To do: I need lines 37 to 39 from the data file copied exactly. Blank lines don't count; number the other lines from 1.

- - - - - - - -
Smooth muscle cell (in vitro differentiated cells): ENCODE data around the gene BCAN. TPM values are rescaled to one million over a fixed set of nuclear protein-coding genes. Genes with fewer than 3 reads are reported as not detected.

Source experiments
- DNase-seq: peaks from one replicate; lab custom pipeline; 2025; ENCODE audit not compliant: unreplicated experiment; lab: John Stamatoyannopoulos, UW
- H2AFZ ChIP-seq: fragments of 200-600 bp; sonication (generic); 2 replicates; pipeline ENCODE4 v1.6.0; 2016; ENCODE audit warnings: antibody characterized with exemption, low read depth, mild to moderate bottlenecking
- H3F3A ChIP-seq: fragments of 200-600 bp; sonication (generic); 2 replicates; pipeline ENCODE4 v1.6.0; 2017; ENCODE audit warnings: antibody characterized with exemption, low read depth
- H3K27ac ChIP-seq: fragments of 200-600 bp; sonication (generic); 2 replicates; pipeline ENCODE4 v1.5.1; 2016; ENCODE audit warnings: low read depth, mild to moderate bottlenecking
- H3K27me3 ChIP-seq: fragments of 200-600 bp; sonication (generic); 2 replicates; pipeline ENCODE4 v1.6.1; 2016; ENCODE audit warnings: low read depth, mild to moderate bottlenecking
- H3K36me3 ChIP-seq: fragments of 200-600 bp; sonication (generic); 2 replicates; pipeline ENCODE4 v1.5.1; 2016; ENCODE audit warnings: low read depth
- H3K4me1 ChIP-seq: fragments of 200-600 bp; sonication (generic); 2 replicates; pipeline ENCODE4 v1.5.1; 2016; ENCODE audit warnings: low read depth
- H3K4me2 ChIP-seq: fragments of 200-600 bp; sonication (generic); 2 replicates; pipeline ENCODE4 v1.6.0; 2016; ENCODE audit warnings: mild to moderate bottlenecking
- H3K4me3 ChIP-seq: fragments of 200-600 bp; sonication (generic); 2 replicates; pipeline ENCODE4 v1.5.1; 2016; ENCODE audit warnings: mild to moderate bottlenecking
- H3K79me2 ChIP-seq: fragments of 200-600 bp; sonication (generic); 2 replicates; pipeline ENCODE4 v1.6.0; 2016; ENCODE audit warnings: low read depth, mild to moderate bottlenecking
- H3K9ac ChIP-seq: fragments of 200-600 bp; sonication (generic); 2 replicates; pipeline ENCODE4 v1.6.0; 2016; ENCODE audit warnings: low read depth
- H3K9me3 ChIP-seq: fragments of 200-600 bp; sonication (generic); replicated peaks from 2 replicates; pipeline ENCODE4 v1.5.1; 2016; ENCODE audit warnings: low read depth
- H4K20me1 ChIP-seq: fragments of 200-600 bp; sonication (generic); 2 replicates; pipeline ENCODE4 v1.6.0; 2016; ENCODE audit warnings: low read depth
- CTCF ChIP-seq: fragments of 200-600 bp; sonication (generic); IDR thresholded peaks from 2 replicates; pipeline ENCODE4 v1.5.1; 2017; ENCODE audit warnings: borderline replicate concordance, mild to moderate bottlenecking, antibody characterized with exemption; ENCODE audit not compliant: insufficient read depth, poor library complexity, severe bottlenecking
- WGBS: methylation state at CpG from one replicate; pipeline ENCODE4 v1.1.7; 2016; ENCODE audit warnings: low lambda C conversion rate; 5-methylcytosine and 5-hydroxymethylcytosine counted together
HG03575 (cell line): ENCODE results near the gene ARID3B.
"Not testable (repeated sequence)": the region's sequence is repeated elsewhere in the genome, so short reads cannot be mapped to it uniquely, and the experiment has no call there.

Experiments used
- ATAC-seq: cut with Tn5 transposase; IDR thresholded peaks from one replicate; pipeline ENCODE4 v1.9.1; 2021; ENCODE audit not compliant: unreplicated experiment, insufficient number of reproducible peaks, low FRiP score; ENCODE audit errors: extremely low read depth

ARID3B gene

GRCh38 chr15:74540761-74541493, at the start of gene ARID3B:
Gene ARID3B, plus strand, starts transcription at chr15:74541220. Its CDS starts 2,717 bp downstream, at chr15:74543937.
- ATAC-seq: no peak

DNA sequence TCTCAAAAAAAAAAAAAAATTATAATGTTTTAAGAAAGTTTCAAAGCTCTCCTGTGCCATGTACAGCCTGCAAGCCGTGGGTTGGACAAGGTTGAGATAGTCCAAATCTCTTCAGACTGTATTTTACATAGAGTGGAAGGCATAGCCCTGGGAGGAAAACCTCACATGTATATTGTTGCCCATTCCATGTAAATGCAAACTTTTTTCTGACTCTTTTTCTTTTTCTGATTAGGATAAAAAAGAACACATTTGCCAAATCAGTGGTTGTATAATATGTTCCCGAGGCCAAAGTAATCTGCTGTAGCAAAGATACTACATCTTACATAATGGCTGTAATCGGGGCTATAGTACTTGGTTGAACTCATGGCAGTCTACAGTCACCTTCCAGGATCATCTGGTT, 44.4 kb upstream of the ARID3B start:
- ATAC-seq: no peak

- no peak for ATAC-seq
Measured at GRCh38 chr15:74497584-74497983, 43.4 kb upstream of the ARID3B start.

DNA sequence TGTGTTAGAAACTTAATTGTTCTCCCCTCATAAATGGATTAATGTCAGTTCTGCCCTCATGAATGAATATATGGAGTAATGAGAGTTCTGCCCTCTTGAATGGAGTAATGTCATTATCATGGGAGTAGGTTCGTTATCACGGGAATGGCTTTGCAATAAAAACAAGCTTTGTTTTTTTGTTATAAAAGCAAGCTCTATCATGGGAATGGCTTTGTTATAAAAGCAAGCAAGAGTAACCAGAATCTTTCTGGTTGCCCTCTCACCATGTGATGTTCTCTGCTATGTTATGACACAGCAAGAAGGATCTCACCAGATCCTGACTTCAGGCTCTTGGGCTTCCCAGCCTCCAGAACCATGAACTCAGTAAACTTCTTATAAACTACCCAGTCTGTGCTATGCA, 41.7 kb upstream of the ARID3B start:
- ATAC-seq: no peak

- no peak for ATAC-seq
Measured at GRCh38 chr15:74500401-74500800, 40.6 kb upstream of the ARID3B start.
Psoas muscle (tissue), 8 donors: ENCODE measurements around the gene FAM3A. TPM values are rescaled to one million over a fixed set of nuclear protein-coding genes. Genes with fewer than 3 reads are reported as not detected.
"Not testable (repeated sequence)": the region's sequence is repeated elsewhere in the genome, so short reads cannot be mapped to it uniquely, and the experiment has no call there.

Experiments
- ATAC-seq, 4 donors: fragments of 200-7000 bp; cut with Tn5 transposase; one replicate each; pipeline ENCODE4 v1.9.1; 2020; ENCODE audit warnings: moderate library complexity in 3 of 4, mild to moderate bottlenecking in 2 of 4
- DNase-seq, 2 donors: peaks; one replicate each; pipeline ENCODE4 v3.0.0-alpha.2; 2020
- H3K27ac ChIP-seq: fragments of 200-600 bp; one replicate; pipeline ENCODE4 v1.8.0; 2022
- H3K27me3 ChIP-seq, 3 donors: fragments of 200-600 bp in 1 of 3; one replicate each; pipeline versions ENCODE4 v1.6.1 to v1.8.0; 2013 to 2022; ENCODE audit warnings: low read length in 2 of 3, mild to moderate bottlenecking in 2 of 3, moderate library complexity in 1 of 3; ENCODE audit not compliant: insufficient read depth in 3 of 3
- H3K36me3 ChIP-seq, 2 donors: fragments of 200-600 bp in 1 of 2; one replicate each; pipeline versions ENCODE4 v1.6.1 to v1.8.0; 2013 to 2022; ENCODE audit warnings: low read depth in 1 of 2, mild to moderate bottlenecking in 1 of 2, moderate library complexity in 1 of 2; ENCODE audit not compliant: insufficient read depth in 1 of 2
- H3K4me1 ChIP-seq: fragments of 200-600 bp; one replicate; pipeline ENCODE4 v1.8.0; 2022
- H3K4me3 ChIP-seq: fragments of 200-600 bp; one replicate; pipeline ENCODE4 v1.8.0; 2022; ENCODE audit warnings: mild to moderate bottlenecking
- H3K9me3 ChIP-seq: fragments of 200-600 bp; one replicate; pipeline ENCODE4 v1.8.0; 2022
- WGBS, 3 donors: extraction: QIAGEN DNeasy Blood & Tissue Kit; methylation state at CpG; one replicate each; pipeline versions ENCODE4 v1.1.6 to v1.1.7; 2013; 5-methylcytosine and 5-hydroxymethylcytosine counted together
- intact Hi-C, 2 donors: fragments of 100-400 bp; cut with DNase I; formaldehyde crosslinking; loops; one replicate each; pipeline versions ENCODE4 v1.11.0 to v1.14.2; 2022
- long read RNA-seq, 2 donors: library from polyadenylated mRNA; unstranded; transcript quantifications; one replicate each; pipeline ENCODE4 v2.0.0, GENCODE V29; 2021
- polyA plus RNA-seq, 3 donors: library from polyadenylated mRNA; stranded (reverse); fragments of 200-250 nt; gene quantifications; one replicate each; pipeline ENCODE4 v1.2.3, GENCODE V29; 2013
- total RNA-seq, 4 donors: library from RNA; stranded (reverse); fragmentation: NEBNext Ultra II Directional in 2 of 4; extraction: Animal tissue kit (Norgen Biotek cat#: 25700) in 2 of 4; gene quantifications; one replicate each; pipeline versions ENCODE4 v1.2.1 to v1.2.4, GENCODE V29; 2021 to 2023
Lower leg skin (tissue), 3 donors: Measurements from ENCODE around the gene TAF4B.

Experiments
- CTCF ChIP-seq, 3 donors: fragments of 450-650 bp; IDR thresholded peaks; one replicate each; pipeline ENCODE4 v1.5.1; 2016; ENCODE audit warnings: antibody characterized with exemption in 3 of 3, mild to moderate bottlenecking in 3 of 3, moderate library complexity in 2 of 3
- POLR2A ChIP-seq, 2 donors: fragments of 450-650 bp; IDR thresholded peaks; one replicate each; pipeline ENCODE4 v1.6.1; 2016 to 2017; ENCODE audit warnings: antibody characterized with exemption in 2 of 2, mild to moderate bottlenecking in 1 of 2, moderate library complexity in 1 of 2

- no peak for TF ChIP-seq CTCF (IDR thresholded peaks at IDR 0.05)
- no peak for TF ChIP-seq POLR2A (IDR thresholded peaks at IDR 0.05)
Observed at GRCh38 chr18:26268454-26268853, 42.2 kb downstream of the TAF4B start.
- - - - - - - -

- ATAC-seq, 4 donors: fragments of 200-7000 bp; cut with Tn5 transposase; one replicate each; pipeline ENCODE4 v1.9.1; 2020; ENCODE audit warnings: moderate library complexity in 3 of 4, mild to moderate bottlenecking in 2 of 4
- DNase-seq, 2 donors: peaks; one replicate each; pipeline ENCODE4 v3.0.0-alpha.2; 2020
- H3K27ac ChIP-seq: fragments of 200-600 bp; one replicate; pipeline ENCODE4 v1.8.0; 2022